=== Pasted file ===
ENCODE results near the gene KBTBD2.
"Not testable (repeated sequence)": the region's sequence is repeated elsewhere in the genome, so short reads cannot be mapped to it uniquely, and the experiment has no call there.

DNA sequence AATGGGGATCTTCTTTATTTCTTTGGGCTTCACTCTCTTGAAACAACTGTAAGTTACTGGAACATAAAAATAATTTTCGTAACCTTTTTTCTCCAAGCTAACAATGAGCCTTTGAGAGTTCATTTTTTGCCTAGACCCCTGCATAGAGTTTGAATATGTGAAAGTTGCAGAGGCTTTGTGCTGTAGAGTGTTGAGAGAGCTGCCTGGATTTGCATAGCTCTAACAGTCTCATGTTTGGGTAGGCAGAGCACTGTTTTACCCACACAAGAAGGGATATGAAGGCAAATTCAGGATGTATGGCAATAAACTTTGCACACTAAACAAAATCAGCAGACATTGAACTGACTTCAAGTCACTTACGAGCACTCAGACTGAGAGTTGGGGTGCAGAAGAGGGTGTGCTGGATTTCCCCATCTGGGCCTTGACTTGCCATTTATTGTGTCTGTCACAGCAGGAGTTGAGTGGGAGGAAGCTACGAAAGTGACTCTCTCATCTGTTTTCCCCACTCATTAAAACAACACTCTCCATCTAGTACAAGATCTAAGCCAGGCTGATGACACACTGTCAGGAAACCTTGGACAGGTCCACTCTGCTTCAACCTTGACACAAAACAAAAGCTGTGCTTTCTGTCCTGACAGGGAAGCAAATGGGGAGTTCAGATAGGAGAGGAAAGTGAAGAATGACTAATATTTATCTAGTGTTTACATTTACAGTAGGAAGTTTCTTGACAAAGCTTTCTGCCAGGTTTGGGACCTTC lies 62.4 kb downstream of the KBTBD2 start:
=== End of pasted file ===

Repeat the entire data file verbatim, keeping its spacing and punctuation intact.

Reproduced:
ENCODE results near the gene KBTBD2.
"Not testable (repeated sequence)": the region's sequence is repeated elsewhere in the genome, so short reads cannot be mapped to it uniquely, and the experiment has no call there.

DNA sequence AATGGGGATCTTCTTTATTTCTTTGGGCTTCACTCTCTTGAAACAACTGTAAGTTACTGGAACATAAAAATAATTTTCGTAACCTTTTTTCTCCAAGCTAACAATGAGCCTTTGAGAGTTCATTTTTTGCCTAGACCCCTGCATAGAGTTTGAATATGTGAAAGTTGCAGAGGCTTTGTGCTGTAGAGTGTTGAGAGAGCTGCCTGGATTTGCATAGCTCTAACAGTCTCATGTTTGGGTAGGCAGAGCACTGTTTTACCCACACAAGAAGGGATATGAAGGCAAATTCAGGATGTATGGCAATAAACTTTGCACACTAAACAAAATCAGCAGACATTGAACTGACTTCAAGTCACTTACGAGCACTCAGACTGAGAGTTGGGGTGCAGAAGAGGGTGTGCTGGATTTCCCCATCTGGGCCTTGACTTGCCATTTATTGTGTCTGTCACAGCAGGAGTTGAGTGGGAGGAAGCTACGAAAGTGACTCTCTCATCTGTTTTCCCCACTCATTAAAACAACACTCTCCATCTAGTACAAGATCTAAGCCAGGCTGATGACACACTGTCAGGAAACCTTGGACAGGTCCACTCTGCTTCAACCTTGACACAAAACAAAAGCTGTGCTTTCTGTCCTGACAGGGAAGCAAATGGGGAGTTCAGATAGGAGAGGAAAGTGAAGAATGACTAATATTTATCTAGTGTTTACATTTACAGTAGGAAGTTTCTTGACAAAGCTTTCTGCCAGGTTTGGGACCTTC lies 62.4 kb downstream of the KBTBD2 start: